Male bees – drones – are happy to leave the business of the hive to the female workers, leaving them free to pursue their sole vocation: mating with the queen. Most of them are frustrated in this ambition, and those that make it die in the act: after the lucky drone has caught the queen and mounted her, he explodes with an audible pop as he ejaculates inside her. He then falls off, usually leaving a portion of his phallus behind him. 

Murderous Bees

Dawson's bees are very aggressive, they are large burrowing bees that nest in the baked soil of the Australian outback. Males patrol the entrance sites to burrows for emerging females, seeking to mate with them as soon as they appear. When a female appears her pheromones cause all the males around to start fighting each other. 

The result is mass murder, with whole generations of male bees wiping each other out in order to attempt to mate with females.


Bees will travel as much as 12km away from their hive on every trip.

Bees have five eyes, three little ones on the top of their heads, and two large ones in front.

Gathering Pollen

Some bees literally shake pollen out of flowers by humming very loudly at them. Rapid muscle contractions produce forces of up to 30G – about three times the force of a fighter jet making a tight turn – and the vibrations dislodge pollen grains from a flower’s anthers, in a process called 'buzz pollination' or 'sonication'. Honeybees don’t do it, but bumblebees and many others do; various economically important plants, including kiwi fruits, blueberries and cranberries, are pollinated in this way.

Another technique harnesses electrostatic forces. As bees fly through the air, friction causes their bodies to build up a positive electrical charge, so when they get close to a flower – which usually carries a negative charge – the grains of pollen literally jump from plant to insect. Bees which use this technique learn to distinguish the different electrical fields around different flowers, so that they can tell which plants have recently been depleted of pollen and can be ignored. 

Waggle Dance

The only animal language we can understand isn't produced by an ape or a dolphin but the honeybee; by carefully interpreting a complex sequence of movements and vibrations called the ‘waggle dance’ we can understand bees telling one another the quality, distance and precise location of a food source.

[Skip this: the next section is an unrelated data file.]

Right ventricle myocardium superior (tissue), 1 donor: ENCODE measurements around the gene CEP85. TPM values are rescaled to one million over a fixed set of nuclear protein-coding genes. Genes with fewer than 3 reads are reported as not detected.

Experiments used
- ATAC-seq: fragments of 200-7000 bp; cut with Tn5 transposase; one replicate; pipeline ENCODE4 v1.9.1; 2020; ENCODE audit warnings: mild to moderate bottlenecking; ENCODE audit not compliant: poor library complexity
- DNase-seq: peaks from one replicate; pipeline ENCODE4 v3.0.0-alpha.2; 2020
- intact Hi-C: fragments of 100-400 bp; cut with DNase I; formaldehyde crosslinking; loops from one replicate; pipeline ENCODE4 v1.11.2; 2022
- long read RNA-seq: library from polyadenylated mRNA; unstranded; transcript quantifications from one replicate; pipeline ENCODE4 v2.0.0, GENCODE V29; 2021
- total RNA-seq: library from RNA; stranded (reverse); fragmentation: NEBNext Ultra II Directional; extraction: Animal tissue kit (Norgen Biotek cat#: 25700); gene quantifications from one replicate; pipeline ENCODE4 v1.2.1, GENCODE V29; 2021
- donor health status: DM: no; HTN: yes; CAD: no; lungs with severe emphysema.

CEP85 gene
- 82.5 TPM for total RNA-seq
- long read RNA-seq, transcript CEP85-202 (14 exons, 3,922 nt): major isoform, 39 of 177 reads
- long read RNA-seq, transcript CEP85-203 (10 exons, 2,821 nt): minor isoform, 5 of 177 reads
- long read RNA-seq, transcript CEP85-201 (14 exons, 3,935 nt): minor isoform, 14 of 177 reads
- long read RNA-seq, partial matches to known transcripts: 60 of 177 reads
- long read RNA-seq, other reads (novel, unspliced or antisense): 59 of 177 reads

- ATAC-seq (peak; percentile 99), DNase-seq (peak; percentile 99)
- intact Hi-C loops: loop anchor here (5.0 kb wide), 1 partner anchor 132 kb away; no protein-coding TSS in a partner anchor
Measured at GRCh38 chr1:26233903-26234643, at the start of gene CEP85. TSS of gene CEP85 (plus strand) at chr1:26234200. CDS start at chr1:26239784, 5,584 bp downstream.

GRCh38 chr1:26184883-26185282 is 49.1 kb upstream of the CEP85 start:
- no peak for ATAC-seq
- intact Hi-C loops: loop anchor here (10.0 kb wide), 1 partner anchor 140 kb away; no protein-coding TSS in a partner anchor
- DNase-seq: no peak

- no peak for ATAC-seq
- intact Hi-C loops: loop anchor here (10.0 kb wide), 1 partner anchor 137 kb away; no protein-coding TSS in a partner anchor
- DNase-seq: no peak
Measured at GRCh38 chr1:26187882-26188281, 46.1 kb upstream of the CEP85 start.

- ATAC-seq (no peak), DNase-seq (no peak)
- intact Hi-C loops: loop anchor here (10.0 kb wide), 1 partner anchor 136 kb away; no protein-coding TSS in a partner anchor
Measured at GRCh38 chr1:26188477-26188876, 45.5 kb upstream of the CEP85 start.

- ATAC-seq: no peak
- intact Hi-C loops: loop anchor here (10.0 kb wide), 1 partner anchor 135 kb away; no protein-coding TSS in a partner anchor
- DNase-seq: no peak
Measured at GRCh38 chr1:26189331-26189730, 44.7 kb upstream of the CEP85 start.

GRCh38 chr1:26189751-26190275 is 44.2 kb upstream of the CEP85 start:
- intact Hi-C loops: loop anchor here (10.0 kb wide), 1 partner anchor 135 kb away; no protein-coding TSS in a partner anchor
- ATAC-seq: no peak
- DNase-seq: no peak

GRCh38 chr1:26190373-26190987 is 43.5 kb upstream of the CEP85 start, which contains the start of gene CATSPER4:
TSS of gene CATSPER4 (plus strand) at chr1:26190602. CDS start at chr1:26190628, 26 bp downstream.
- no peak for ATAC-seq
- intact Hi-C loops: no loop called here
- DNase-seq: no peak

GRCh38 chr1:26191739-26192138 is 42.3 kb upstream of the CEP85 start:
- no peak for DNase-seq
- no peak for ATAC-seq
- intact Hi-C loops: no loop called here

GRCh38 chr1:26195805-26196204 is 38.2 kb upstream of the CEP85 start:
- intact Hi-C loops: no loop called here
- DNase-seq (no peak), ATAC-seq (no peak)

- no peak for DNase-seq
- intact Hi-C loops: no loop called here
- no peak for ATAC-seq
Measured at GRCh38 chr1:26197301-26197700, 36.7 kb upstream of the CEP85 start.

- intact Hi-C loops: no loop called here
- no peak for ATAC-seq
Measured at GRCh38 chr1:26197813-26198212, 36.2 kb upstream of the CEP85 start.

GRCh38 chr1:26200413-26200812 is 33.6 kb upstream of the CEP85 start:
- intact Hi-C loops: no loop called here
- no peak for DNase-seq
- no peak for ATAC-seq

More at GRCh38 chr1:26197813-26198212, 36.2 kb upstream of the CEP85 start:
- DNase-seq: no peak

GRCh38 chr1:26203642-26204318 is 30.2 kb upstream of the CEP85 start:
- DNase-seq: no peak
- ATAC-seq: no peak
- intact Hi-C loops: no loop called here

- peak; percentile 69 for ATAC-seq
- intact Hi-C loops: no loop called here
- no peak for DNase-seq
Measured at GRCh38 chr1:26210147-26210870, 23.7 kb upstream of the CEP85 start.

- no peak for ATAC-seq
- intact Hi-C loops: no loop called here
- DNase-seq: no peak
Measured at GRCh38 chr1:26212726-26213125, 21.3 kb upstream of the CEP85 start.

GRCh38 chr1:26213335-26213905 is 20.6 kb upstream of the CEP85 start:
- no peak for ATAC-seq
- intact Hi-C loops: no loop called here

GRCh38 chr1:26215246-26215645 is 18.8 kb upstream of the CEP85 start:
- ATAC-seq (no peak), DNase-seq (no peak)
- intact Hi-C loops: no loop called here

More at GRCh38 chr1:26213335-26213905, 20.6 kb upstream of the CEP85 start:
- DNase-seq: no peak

The waggle language was first decoded by Austrian zoologist Karl von Frisch (1886-1982); each waggle, for example, represents an increment of 50m from the hive for a source of food.

Von Frisch first published his findings in 1945, and was eventually awarded the Nobel Prize in 1973, sharing it with Konrad Lorenz (for his work on imprinting in birds) and Nikolaas Timbergen (aggression in sticklebacks).

It is still the only Nobel Prize ever awarded for the study of animal behaviour.

Bees smell with their antennae.

Saving for a Rainy Day

A recent study at Jiangxi Agricultural University in Nanchang, China attached radio-frequency identification tags to 300 honeybees and monitored their working hours. It concluded that bees put in extra hours foraging when they anticipate a rainy day tomorrow (which they do by detecting changes in humidity and/or barometric pressure) – a habit which researchers found surprising, because bees don’t actually need to save for a rainy day (as they are natural hoarders rather than hand-to-mouth feeders in any case). 


Books are the bees which carry the quickening pollen from one to another mind.



The only reason for being a bee that I know of is making honey. And the only reason for making honey is so as I can eat it.

Queen honeybees give off a chemical called 'queen-substance' which has the effect of preventing worker bees developing ovaries.

Elephants are scared of the buzzing of bees.

The honeybee tracheal mite is small enough to raise a whole family in a bee's respiratory tube.

The 16th C. naturalist Ulisse Aldrovandi advised men wishing to grow their beards quickly to rub their chins with the ashes of burnt bees.